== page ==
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Identifier 000452389
Title 1. Synthesis of perovskite nanoparticles and evaluation of their cytotoxicity 2. Room temperature synthesis of hydrophilic, highly-fluorescent metal halide perovskite nanocrystals for biomedical applications
Alternative Title 1. Σύνθεση περοβσκιτικών νανοσωματιδίων και αξιολόγηση της κυτταροτοξικότητάς τους 2. Σύνθεση σε θερμοκρασία δωματίου υδρόφιλων, υψηλού – φθορισμού μεταλλικών νανοκρυστάλλων περοβσκίτη αλογονιδίου για βιοϊατρικές εφαρμογές
Author Σπληνάκη, Μαρκέλλα
Thesis advisor Στρατάκης, Εμμανουήλ
Reviewer Βαμβακάκη, Μαρία
Ρανέλλα, Ανθή
Abstract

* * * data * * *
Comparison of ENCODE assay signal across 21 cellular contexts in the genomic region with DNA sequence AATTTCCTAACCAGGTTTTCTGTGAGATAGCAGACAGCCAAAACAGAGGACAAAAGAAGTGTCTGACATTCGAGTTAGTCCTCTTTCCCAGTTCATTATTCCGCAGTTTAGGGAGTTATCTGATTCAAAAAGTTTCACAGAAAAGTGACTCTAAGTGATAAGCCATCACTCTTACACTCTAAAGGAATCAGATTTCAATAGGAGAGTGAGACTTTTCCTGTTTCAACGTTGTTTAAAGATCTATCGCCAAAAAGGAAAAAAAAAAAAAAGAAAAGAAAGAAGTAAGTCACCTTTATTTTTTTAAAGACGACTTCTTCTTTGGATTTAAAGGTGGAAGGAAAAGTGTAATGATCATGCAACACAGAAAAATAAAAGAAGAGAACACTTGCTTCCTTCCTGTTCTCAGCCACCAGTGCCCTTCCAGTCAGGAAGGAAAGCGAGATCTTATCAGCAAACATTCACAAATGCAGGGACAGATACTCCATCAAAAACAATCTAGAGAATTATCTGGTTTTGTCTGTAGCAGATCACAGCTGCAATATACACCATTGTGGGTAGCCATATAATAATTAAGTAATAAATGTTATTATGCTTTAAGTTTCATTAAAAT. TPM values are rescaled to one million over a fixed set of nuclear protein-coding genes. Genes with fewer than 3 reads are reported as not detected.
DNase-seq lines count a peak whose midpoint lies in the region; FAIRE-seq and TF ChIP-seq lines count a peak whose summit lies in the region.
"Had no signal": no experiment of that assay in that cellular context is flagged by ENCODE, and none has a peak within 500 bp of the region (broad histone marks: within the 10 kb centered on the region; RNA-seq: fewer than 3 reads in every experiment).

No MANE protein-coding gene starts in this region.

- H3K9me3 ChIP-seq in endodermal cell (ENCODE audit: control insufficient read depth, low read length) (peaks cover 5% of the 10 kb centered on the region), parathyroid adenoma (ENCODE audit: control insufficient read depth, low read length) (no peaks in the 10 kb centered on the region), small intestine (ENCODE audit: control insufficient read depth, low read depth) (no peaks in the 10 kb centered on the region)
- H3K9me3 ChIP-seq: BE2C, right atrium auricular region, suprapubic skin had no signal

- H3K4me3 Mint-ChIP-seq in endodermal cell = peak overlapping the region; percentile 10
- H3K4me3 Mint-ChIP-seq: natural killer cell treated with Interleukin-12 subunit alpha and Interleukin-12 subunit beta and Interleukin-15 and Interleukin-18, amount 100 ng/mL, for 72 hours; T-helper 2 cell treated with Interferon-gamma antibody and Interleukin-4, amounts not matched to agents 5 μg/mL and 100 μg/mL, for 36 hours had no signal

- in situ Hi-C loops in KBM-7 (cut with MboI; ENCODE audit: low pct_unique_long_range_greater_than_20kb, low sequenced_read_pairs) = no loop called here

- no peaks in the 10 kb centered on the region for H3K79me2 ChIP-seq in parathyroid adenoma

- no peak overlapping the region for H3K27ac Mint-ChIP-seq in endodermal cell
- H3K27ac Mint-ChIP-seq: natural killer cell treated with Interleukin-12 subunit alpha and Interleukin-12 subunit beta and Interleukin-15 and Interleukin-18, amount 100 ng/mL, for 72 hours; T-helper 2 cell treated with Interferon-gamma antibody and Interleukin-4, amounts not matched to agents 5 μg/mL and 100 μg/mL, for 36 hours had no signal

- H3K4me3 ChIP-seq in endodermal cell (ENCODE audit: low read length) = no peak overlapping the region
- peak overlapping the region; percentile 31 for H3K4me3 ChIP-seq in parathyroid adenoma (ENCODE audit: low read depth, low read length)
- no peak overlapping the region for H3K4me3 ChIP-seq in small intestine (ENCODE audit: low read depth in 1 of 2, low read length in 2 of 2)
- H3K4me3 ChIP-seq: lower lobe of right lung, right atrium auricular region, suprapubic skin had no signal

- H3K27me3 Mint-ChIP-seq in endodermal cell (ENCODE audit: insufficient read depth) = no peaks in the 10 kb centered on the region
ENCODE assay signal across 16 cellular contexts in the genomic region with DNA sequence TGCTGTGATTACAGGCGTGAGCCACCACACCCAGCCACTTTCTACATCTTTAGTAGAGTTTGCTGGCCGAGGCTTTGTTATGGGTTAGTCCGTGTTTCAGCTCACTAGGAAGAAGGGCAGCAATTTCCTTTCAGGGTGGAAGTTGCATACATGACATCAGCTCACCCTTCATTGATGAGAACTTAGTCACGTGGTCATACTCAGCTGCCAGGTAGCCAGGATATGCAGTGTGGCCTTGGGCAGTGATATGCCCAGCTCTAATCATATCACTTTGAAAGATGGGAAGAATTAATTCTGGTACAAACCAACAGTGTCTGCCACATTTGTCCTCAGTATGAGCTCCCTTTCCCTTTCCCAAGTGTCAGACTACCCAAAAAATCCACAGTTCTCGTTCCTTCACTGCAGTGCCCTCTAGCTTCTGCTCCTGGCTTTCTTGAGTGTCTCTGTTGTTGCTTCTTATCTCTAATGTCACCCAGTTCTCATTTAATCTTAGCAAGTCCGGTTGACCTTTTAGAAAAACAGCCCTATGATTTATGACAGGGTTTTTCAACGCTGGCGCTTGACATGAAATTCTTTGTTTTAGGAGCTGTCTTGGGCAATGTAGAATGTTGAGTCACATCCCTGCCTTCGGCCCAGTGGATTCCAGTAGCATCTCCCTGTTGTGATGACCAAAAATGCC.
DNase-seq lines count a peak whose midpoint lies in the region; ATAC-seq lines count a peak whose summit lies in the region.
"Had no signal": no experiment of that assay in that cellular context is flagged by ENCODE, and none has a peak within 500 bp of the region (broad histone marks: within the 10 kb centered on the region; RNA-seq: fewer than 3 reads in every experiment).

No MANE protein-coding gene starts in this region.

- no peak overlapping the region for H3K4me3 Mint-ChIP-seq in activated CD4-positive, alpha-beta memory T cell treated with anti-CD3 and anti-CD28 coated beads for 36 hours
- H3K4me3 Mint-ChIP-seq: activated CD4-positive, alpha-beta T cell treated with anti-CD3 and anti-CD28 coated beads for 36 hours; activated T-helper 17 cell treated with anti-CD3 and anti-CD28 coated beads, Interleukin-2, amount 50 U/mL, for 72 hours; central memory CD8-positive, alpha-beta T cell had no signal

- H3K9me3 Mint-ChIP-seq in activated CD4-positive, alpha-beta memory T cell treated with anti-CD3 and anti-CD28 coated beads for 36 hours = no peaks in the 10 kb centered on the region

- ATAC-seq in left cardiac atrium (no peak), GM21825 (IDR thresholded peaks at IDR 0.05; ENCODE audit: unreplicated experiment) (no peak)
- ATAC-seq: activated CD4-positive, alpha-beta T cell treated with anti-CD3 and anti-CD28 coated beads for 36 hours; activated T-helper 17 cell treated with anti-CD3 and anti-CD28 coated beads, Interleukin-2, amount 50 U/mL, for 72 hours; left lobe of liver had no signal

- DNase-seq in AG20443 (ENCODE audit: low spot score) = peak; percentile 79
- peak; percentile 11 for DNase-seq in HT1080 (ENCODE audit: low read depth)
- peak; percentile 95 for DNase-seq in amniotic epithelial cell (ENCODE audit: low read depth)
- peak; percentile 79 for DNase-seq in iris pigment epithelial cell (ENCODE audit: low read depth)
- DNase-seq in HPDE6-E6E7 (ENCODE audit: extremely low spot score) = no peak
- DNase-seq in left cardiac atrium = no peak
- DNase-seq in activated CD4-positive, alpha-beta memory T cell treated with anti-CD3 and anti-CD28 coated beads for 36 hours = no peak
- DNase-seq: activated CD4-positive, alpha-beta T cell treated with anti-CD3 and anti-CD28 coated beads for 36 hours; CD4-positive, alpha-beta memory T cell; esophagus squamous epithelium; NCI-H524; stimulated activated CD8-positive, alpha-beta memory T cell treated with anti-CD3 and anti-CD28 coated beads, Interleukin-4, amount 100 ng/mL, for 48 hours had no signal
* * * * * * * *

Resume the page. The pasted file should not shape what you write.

1st Inorganic semiconducting nanocrystals are unique materials with interesting optoelectronic properties for various applications. Their unique size- and shape- dependent properties together with their easy colloidal synthesis render them promising materials for multiple applications in photonics and energy storage or conversion. Over the last five years, metal halide perovskite nanocrystals, a new material family which has the formula ABX3, where the cation “A” occupies the corner positions of the unit cell, cation “B” is situated at the center of the cell and anion “X” (X= F, Cl, Br and I) located at the unit cell faces, seems to exist in some of these applications. Some of the important features that make the metal halide nanocrystals important nanoscale materials are: i) they have crystal structure that is tolerant to defects, ii) they present a narrow and symmetric FWHM, iii) they present a low rate of non-radiative recombination and thus high PL quantum yield (PLQY), iv) they present a long free-carrier diffusion length, v) they have an easy-tunable bandgap and v) are able to emit to all visible spectrum with low fluorescence blinking. Despite of the important features of the metal halide nanocrystals, they have also some important drawbacks. Their instability in aqueous dispersions is one of them, limiting their application in non-biological applications. This master thesis aims to contribute to this research field. Its main scope is to fabricate stable hydrophilic perovskite nanocrystals well dispersed in aqueous media using room temperature protocols. The metal halide nanocrystals will be covered with a silica shell and these core-shell particles will be used in imaging of cells exploiting their fluorescence properties. More specifically, the first part of this thesis will include the development of stable CsPbBr3@SiO2 nanocrystals in aqueous environment. Ligand-assisted re-precipitation (LARP) colloidal method will be used for the synthesis of the core-shell structures and different silica precursors will be evaluated in order to obtain the optimum robust silica shell that fully covers the CsPbBr3 perovskite-cores. Then the stability of these core-shell nanocrystals in water will be proved through the optical characterization (PL and absorbance spectroscopies) in successive time intervals. Transmission Electron Microscopy (TEM) will be used for the determination of the morphological and structural features of the nanocrystals, while the x-ray diffraction (XRD) will be carried out to characterize the crystallinity and quality of the nanocrystals. Then in the second part of the thesis the toxicity of the core-shell nanocrystals and their imaging capability will be investigated.